Financial markets

Stephen Cecchetti, Kim Schoenholtz, 27 March 2018

Despite recent technological advances, the costs for migrants to send money across borders to their families remain extremely expensive, with fees often surpassing 5%. This column explores the various factors shaping remittance prices and identifies two key avenues for cost reduction: consumer education and competition. In particular, expanding mobile technology is helping to displace banks and squeeze remittance costs.

Jon Danielsson, Marcela Valenzuela, Ilknur Zer, 26 March 2018

Reliable indicators of future financial crises are important for policymakers and practitioners. While most indicators consider an observation of high volatility as a warning signal, this column argues that such an alarm comes too late, arriving only once a crisis is already under way. A better warning is provided by low volatility, which is a reliable indication of an increased likelihood of a future crisis.

Nathan Converse, Eduardo Levy Yeyati, Tomás Williams, 20 March 2018

The share of fund assets held in exchange-traded funds has risen from 3.5% in 2005 to 14% in 2017, and to 20% for funds in emerging market assets. This column uses reported investor flows to argue that this is related to increased exposure of aggregate portfolio equity capital inflows to global risk. On this evidence, exchange-traded fund flows amplify the global financial cycle.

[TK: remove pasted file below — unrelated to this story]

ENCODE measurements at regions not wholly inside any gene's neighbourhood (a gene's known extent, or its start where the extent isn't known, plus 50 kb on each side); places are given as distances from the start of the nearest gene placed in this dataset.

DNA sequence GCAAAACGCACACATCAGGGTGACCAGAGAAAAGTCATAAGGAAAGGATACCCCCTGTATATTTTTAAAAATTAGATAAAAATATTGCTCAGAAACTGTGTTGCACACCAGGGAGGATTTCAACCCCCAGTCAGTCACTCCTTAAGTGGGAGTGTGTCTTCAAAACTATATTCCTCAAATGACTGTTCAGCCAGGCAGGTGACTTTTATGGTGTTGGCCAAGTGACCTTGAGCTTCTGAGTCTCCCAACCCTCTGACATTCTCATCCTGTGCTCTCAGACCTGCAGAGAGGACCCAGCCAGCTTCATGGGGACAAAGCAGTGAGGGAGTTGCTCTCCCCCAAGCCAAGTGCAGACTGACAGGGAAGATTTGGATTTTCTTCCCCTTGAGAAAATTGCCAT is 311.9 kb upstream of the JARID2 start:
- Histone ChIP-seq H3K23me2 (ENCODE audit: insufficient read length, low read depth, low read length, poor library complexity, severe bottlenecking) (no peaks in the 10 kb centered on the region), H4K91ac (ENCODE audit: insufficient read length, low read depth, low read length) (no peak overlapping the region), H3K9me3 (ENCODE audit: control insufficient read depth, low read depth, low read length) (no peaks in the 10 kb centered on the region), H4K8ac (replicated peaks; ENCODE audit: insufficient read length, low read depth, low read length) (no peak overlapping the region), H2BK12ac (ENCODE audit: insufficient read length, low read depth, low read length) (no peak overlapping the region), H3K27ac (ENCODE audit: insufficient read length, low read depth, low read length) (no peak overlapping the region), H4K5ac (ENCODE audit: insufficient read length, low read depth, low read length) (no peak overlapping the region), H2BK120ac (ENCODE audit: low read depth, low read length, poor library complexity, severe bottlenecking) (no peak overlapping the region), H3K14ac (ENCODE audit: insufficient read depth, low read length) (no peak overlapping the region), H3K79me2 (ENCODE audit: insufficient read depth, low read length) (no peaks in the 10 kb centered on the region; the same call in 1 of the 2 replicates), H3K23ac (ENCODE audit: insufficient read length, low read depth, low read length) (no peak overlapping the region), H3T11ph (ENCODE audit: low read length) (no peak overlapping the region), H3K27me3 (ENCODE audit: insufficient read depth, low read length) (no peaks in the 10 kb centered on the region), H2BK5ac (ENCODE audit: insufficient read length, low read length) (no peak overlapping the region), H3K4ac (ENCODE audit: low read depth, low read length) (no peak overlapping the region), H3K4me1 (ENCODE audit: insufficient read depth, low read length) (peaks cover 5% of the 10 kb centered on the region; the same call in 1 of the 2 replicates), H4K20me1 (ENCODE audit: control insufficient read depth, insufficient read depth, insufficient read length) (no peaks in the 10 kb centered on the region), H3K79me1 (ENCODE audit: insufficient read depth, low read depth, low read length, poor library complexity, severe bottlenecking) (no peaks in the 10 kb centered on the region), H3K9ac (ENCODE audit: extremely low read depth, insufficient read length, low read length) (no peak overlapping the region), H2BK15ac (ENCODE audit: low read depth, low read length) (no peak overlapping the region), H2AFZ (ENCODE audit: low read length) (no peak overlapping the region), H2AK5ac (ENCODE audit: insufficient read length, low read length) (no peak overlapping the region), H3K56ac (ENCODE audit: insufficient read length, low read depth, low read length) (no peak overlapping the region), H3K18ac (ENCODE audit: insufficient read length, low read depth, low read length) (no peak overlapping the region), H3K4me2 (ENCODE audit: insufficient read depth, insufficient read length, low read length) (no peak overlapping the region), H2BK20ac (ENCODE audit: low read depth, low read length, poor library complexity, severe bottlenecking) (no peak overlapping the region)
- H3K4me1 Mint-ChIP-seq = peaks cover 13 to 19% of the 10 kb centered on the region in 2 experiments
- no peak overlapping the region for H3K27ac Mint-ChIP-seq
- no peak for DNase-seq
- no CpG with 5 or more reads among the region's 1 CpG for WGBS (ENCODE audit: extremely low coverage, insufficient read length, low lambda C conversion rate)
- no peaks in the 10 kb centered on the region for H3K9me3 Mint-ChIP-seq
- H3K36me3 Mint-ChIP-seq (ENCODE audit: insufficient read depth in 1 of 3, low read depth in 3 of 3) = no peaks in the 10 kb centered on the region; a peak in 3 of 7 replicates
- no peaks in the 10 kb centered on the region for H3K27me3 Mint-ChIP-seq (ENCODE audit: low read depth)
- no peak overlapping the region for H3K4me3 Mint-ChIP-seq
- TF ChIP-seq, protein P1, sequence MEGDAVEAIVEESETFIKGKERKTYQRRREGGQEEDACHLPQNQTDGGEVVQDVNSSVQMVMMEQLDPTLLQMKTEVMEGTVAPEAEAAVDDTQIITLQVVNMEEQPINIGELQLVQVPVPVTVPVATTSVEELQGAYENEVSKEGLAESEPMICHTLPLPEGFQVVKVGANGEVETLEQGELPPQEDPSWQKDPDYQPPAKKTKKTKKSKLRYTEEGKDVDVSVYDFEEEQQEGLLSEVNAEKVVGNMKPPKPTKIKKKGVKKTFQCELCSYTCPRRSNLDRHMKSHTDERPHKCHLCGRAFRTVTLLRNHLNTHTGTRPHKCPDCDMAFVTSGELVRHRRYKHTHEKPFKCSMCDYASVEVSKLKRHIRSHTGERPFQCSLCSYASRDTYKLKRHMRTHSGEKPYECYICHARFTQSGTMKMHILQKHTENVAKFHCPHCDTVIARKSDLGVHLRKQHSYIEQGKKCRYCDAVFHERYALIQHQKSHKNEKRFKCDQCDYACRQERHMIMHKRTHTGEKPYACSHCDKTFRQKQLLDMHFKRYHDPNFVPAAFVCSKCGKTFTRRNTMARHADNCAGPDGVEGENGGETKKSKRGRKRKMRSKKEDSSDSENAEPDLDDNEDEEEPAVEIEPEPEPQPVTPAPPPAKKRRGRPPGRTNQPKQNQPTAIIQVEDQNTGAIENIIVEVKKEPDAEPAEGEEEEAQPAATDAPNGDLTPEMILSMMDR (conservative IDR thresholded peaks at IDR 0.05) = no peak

Paul De Grauwe, Yuemei Ji, 19 March 2018

A number of economists and officials have recently proposed different schemes aimed at using financial markets to impose the right amount of discipline in the euro area. This column argues that this would not eliminate the inherent instability of the sovereign bond markets in a monetary union. During crises this instability becomes systemic, and no amount of financial engineering can stabilise an otherwise unstable system.

Ousmène Jacques Mandeng, Piroska Nagy-Mohacsi, 15 March 2018

Cryptocurrencies have been the subject of recent attacks by official sector representatives, and the G20 finance ministers will consider regulatory proposals at their next meeting in Buenos Aires. This column argues that while cryptocurrencies present certain risks, they also represent an important innovation that promises to enhance choice and efficiency in monetary transactions. A proportionate, risk-based regulatory approach is required to accommodate differential attitudes and experiences and to avoid stifling innovation and competition. This implies having an open debate before sweeping regulatory action.

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